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Journal Issue: Children and Welfare Reform Volume 12 Number 1 Winter/Spring 2002

Welfare Reform and Parenting: Reasonable Expectations
P. Lindsay Chase-Lansdale Laura D. Pittman


Although the primary goals of federal welfare reform legislation were to move welfare mothers into the workforce and reduce births outside of marriage, promotion of responsible parenting was also an important underlying theme. Parenting is a complex, multifaceted phenomenon, however, encompassing a wide range of functions related to nurturing, discipline, stimulation, values, activities, and routines. This article provides a framework for assessing the impact of welfare reform on various dimensions of parenting, with the following key findings:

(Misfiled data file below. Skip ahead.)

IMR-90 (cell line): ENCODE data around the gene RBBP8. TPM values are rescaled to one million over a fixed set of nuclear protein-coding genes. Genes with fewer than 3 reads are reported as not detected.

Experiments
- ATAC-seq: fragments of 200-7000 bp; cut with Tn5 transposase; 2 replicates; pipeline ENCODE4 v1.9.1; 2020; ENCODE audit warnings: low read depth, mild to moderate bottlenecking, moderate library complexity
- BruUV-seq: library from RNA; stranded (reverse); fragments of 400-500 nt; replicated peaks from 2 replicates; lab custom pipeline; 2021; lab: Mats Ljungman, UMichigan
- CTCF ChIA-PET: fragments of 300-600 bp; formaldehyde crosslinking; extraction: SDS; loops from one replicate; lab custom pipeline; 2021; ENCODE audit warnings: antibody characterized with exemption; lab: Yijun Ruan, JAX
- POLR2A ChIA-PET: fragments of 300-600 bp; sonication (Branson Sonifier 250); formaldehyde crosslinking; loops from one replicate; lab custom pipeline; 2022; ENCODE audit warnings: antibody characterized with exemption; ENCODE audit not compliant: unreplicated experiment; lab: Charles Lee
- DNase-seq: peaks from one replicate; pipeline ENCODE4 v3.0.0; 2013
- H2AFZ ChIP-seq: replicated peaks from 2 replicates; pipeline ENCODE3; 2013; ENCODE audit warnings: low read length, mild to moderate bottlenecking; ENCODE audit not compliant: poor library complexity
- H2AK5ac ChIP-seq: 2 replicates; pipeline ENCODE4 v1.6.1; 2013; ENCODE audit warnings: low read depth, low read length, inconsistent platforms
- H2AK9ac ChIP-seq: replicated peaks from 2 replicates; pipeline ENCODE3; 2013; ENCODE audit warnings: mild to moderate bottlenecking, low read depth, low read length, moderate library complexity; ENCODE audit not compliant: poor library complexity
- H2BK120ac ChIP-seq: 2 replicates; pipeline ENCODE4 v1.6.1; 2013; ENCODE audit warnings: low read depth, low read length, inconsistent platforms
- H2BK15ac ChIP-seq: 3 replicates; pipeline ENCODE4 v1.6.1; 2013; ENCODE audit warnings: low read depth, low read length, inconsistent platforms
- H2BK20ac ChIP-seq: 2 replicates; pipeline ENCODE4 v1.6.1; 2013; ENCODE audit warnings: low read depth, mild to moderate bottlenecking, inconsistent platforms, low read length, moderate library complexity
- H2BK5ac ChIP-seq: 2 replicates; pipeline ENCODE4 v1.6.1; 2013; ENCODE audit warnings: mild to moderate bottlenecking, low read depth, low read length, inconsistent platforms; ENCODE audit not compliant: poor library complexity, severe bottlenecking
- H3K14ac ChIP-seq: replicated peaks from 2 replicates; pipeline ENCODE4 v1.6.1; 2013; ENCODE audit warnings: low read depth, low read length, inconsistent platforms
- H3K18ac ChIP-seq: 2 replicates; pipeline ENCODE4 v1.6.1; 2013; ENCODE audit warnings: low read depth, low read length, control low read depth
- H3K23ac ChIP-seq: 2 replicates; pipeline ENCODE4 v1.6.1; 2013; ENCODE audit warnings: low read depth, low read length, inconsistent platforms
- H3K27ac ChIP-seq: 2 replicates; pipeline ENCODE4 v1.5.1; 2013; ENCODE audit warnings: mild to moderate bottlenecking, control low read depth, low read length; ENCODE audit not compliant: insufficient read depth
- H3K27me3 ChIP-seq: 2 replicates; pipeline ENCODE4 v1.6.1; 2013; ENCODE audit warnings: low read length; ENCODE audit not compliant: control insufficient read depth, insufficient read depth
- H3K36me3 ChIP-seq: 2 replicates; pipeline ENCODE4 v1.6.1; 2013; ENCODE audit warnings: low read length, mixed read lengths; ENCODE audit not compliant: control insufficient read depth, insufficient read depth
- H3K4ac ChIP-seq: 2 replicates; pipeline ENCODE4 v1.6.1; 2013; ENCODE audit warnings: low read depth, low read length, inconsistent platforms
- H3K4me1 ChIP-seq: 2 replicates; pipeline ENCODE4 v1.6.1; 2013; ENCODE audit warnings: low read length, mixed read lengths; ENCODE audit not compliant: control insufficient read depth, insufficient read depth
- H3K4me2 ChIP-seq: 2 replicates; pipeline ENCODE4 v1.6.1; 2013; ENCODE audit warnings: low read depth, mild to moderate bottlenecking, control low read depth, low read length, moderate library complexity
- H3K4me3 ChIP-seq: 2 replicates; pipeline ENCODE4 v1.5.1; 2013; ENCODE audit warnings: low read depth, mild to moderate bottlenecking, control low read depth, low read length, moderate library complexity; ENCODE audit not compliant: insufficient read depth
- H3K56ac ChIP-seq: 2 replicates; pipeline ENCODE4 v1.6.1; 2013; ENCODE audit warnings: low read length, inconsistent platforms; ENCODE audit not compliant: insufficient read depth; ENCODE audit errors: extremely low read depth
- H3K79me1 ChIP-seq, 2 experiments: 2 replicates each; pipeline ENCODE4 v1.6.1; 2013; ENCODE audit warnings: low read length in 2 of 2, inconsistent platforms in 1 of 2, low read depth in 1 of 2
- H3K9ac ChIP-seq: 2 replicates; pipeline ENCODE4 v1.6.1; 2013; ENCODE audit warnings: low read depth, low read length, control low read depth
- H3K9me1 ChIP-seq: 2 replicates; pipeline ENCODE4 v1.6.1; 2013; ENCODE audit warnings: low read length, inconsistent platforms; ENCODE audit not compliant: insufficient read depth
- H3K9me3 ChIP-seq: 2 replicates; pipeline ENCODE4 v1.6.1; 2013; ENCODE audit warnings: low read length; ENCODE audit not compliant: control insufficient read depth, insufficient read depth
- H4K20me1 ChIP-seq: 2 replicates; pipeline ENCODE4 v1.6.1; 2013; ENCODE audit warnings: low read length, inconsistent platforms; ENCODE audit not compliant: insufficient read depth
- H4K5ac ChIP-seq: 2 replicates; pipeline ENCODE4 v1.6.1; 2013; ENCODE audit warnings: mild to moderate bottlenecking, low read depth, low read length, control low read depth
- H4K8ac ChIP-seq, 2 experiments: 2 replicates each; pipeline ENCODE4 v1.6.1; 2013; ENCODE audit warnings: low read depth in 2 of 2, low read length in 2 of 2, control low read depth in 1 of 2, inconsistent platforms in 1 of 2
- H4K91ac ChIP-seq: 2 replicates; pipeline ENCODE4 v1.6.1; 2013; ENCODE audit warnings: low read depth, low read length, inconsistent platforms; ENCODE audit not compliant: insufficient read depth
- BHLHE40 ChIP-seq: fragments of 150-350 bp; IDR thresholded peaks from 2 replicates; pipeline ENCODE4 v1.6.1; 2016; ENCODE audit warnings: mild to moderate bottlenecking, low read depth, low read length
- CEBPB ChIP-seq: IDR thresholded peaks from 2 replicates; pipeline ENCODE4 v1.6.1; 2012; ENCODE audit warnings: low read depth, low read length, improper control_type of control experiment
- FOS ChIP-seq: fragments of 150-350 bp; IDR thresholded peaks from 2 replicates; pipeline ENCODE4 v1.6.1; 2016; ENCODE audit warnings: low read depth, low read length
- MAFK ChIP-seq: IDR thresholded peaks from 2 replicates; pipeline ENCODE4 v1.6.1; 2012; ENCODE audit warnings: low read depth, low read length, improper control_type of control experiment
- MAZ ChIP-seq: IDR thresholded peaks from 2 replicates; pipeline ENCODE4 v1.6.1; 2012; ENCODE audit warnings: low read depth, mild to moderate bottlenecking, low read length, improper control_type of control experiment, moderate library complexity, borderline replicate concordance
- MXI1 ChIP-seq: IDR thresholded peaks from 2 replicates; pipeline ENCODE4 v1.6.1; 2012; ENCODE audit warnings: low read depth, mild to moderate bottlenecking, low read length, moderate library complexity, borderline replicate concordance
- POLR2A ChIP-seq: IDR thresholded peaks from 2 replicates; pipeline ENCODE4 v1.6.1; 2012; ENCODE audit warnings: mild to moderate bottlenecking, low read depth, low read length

• Many aspects of life affect parenting and child development, such as parent characteristics, child characteristics, family economic resources, family structure, parental mental health, marital or partner relationships, and the quality of parents' kin and social networks.

  • About two-thirds of states are using federal welfare funds to promote better parenting through programs such as home visits to new parents and parenting classes, but virtually no state parenting programs have been evaluated.

  • Welfare reform appears to have limited effects on parenting. The only dimension of parenting significantly affected by some welfare demonstration programs was parents' choice of child care settings and extracurricular activities for their children.

  • The programs with the greatest positive impact on parenting were those with more generous work supports and more flexible work requirements. Not only did these programs lead to different choices concerning child care and activities for preschool and school-age children, but they also resulted in more stable marriages and less violence between partners, which also could lead to improved parenting.

The authors conclude that many important aspects of the connection between welfare reform and parenting have yet to be examined, and that further research is needed to identify the ways states' welfare programs can promote better parenting.